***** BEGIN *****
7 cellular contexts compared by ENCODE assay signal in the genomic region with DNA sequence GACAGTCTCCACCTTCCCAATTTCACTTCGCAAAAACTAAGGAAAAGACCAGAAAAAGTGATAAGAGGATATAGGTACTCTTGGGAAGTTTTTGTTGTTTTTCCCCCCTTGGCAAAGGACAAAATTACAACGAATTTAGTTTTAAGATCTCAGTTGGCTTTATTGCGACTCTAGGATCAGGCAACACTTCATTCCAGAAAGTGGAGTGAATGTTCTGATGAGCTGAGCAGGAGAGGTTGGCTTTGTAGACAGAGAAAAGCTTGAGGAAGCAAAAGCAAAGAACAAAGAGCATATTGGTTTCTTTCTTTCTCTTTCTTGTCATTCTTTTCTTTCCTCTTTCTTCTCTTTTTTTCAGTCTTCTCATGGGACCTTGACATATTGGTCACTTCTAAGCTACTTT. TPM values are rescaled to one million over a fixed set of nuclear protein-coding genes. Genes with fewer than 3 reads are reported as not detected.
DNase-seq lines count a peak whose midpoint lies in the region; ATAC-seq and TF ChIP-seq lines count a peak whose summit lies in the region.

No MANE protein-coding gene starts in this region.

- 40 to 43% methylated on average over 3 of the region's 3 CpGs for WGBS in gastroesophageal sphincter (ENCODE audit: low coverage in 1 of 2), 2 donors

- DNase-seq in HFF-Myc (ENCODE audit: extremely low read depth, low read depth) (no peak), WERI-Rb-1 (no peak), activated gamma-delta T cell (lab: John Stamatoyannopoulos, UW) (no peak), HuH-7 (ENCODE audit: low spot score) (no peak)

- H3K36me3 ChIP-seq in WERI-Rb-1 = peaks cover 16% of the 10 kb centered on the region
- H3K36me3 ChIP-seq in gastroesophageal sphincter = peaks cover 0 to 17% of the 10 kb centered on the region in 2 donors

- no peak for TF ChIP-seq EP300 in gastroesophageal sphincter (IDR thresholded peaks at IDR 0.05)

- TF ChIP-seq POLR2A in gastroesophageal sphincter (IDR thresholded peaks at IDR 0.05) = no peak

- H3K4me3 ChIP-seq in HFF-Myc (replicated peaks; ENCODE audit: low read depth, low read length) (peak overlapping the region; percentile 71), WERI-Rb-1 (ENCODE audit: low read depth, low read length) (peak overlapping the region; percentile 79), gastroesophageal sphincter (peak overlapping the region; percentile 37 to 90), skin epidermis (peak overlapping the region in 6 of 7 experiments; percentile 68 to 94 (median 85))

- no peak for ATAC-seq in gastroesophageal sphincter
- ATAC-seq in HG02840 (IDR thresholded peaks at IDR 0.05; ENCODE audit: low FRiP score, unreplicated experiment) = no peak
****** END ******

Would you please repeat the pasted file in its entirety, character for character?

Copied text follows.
7 cellular contexts compared by ENCODE assay signal in the genomic region with DNA sequence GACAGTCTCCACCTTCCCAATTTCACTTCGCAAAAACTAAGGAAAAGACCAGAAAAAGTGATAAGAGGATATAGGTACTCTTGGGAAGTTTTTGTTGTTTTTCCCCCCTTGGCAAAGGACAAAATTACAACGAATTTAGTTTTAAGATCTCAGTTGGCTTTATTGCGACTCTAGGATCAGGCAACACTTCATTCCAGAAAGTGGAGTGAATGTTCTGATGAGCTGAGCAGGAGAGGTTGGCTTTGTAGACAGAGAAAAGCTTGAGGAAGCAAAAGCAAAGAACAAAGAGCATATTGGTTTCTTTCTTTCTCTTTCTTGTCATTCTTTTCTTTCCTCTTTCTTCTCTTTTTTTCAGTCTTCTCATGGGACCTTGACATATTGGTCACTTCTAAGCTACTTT. TPM values are rescaled to one million over a fixed set of nuclear protein-coding genes. Genes with fewer than 3 reads are reported as not detected.
DNase-seq lines count a peak whose midpoint lies in the region; ATAC-seq and TF ChIP-seq lines count a peak whose summit lies in the region.

No MANE protein-coding gene starts in this region.

- 40 to 43% methylated on average over 3 of the region's 3 CpGs for WGBS in gastroesophageal sphincter (ENCODE audit: low coverage in 1 of 2), 2 donors

- DNase-seq in HFF-Myc (ENCODE audit: extremely low read depth, low read depth) (no peak), WERI-Rb-1 (no peak), activated gamma-delta T cell (lab: John Stamatoyannopoulos, UW) (no peak), HuH-7 (ENCODE audit: low spot score) (no peak)

- H3K36me3 ChIP-seq in WERI-Rb-1 = peaks cover 16% of the 10 kb centered on the region
- H3K36me3 ChIP-seq in gastroesophageal sphincter = peaks cover 0 to 17% of the 10 kb centered on the region in 2 donors

- no peak for TF ChIP-seq EP300 in gastroesophageal sphincter (IDR thresholded peaks at IDR 0.05)

- TF ChIP-seq POLR2A in gastroesophageal sphincter (IDR thresholded peaks at IDR 0.05) = no peak

- H3K4me3 ChIP-seq in HFF-Myc (replicated peaks; ENCODE audit: low read depth, low read length) (peak overlapping the region; percentile 71), WERI-Rb-1 (ENCODE audit: low read depth, low read length) (peak overlapping the region; percentile 79), gastroesophageal sphincter (peak overlapping the region; percentile 37 to 90), skin epidermis (peak overlapping the region in 6 of 7 experiments; percentile 68 to 94 (median 85))

- no peak for ATAC-seq in gastroesophageal sphincter
- ATAC-seq in HG02840 (IDR thresholded peaks at IDR 0.05; ENCODE audit: low FRiP score, unreplicated experiment) = no peak